*** If you have been on an antibacterial for a long time like more than 3 months for things like controlling UTIs can you please contact me? There are much better ways of managing UTIs with natural antibacterial herbs that will benefit you in the long run. The long term use of antibacterials will only make it harder for your body microbiome to combat the pathogenic levels of your commensals which are causing the recurrent infections. ***

Food sources

What you eat directly influences which microbes you are growing but the microbes you are growing also drive your cravings. Sugars drive microbes like yeast and fats drive microbes like firmicutes. Ideally you want a diet high in fibers from leafy greens and colourful vegetables. If you think your gut bugs are driving your food choices lets chat.

"Naturopath tip: Kombucha isn't a probiotic replacement"
 Kombucha is a tasty drink with probiotic value

Kombucha is a tasty drink with probiotic value

A word on fermented foods. Not all 2 fermented foods are made the same they have different strains and different affects on the ecosystem. Fermented vegetables is the best source, they are the health promoting bugs that live on vegetables that we want to populate our gut. Kefir would be next as it has 9 strains of probiotics and so is the most diverse in microbes of the fermented foods. Miso is also another good option. A combination of these fermented foods can be a good way of maintaining an already healthy gut. They are also options for reintroducing probiotics for people with severe dysbiosis that just can't tolerate probiotics. These fermented foods would typically have about a billion microbes per serving size, where as your probiotics have anywhere from 35 billion to 500 billion. This means it can be a good way of getting a daily dose of maintenance microbes in.

Kombucha is grown on sugar so not our ideal health promoting microbe, while it can be better than nothing, it can make matters worse for people who already have dysbiosis trending towards sugar eating microbes and yeast. It is a yummy drink though and a good substitute for alcohol and soft drink. Yoghurt is good for those who tolerate it but only as natural greek yoghurt. By the time you add all the sugars and sweeteners into most of your commercial brands it loses its health promoting benefits and is more of a lolly.


Poor soil will grow weeds

It is impossible to have a microbe free gut. Your environmental exposures, food, microbiome of your parents and people in your life and bugs in your belly have a direct impact on what microbes you are cultivating. The health of your mucous membranes, making sure your pooping at least daily, getting at least 2L of water and feeding the health promoting colonies will grow more health promoting colonies. If we are not clearing our bowels of waste every day, not providing it with adequate water and fiber and not feeding our health promoting foods they will easily become overwhelmed by other microbes.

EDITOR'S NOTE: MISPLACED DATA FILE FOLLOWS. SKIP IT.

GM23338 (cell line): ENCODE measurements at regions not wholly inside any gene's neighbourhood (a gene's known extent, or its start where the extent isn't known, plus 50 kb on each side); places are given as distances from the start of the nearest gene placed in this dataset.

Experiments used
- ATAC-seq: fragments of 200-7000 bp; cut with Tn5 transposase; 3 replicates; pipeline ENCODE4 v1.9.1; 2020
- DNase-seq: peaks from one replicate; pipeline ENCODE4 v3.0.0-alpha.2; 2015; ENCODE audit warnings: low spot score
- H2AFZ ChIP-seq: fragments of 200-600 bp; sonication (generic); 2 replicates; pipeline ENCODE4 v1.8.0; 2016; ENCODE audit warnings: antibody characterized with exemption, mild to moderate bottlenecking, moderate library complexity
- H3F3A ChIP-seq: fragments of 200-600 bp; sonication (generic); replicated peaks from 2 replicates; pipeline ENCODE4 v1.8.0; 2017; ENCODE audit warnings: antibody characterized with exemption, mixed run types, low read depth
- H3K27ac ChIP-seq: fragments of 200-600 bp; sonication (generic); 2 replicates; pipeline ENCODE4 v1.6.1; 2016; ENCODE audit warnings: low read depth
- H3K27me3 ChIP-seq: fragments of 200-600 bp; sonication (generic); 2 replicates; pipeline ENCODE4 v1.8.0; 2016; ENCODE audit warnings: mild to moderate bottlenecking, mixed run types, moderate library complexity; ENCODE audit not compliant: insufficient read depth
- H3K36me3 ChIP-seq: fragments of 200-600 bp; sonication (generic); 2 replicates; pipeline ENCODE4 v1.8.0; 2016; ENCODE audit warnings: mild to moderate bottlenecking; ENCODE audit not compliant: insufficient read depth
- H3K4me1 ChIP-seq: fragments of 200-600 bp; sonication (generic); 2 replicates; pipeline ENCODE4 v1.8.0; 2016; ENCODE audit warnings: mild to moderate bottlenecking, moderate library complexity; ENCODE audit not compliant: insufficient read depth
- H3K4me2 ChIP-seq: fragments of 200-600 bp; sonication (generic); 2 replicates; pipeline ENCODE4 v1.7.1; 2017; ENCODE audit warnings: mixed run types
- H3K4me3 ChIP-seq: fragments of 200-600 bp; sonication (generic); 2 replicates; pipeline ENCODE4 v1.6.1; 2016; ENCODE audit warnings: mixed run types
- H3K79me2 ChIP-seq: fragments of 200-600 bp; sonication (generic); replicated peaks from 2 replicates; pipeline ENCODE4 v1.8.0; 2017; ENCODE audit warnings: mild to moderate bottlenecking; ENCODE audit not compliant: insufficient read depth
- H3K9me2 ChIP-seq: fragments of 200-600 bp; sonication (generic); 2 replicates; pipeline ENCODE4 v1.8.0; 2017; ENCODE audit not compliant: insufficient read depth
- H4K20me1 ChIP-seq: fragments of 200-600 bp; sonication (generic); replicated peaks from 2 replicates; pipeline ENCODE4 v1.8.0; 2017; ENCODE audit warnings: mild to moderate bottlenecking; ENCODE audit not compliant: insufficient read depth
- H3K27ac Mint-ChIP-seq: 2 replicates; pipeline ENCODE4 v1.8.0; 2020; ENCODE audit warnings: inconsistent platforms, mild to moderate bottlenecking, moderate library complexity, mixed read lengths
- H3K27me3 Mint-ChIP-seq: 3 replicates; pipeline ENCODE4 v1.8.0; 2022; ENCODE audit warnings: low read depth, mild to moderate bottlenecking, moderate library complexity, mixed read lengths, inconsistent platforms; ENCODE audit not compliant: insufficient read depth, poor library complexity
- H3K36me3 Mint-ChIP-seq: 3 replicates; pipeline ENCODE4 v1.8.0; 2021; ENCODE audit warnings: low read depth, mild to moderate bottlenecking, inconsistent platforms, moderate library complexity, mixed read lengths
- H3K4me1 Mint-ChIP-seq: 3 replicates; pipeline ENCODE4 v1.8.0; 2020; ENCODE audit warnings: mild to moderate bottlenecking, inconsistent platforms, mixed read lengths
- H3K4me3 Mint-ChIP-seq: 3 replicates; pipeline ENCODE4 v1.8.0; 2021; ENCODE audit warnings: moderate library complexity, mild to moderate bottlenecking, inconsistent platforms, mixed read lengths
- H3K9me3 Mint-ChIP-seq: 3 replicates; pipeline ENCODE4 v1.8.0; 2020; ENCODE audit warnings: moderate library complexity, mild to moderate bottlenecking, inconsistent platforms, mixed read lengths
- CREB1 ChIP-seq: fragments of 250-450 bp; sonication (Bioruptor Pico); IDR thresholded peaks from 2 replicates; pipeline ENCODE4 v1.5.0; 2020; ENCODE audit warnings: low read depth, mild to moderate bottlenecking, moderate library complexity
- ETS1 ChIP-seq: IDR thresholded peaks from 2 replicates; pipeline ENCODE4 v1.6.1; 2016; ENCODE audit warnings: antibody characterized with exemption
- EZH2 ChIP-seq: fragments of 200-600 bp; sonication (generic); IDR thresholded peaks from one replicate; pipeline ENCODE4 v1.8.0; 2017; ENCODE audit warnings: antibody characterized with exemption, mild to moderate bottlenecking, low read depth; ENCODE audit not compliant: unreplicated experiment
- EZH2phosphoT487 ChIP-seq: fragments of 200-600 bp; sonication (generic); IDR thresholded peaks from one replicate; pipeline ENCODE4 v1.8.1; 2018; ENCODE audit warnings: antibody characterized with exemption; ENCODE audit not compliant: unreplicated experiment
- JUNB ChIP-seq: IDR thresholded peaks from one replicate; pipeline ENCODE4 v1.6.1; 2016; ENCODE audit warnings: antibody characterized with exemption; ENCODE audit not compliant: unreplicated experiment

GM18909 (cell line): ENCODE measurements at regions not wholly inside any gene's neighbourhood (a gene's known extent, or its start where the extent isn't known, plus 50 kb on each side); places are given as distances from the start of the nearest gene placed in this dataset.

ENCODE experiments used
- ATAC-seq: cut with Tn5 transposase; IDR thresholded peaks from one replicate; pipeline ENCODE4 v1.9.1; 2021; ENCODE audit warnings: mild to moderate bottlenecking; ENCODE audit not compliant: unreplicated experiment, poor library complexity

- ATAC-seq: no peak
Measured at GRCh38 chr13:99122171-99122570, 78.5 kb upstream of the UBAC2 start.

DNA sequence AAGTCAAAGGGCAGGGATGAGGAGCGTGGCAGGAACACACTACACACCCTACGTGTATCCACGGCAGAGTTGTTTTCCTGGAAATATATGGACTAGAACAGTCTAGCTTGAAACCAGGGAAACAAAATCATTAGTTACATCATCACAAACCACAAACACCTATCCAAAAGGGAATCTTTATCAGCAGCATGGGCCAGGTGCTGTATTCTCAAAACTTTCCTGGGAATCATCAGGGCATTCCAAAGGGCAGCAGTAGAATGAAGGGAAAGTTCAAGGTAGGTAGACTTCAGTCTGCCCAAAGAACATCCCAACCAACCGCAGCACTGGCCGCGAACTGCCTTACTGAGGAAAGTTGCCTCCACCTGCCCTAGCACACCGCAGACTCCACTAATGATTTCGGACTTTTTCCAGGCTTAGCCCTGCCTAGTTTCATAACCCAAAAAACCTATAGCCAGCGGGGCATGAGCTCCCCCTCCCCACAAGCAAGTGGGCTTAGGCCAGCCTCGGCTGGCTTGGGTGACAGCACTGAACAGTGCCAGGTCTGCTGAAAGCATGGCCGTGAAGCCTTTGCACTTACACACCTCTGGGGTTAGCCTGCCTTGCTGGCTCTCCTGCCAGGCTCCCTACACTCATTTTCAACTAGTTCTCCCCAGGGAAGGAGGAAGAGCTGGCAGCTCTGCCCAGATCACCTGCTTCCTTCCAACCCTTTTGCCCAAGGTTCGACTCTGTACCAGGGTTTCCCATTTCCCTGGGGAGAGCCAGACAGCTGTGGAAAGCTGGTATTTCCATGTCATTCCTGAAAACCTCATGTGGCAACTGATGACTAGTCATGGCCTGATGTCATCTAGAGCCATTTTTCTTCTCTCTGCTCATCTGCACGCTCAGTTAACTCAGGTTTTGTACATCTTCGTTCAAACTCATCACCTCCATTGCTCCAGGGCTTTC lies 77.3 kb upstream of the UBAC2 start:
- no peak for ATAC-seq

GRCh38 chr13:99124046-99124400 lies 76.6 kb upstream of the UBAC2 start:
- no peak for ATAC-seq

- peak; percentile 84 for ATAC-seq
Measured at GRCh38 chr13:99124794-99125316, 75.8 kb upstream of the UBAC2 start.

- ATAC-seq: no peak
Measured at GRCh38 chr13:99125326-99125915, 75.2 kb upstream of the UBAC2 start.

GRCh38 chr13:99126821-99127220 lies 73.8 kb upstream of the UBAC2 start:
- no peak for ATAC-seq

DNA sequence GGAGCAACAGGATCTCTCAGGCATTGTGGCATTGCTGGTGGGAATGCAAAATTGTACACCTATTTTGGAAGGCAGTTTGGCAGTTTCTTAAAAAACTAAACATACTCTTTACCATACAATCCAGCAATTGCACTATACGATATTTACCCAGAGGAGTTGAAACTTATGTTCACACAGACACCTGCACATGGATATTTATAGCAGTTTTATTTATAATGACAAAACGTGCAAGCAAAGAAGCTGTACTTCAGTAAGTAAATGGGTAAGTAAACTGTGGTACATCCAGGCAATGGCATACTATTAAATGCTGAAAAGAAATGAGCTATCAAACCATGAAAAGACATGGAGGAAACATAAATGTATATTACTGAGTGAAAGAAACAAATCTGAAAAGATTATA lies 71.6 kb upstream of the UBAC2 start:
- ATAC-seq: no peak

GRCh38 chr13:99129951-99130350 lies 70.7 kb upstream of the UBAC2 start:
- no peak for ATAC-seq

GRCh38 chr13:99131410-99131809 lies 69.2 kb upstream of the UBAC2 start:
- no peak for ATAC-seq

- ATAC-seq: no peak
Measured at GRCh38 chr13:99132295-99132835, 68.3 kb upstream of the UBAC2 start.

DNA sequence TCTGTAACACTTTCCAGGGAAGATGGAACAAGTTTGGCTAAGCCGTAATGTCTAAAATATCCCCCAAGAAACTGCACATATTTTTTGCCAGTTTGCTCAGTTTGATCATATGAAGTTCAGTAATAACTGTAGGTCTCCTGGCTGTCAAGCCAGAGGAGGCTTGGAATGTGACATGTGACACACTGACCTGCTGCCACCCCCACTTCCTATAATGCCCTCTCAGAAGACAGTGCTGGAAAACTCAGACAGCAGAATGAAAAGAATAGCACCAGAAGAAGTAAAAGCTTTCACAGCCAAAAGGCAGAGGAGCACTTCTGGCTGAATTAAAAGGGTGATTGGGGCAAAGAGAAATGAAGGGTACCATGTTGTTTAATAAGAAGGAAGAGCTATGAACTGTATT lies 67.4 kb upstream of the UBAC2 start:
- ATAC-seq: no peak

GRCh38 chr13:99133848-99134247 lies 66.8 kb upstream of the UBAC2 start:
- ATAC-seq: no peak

gut healing protocol

Weed and seed, heal and seal.

Everything that enters our body is contributing to the ecosystem of the alimentary canal. We are either weeding our disease promoting microbes and seed our health promoting microbes or we are weeding our health promoting microbes and seeding our disease promoting microbes. We are either providing nutrients for healthy mucous membranes throughout the gut and keeping undigested particles and waste in the gut or we are damaging our gut wall and allowing undigested particles, microbes and waste through into the body. When the intestinal wall  becomes more permiable and starts allowing undigested particles, microbes and waste through we call this "leaky gut" and we are primed for disease. Our immune system recognises these particles as potential threats, they are supposed to be on the other side of the intestinal wall and so we set off a cascade of inflammation, food sensitivities and allergies, skin conditions, joint and muscle conditions and autoimmune disease.

what increases the permeability of the gut?

  • Gluten
  • SIBO
  • Diet like increased refined sugar, dairy, refined oils, chemicals, preservatives and pesticides in our foods
  • Chronic stress
  • Toxin overload from certain medications, chemical exposures in our environment and food and tap water containing chloride and fluoride. 
  • Gut dysbiosis (microbial imbalance)

In our current environment it is near impossible to not have some degree of dysbiosis and hyperpermiability so it is important to always be making choices that support our gut health. As a naturopath, when we have patients present with symptoms, our goal is to clean up the gut as well as correct nutritional deficiencies and see what we have left. In a lot of cases, just cleaning up the gut can resolves a lot of acute and chronic conditions.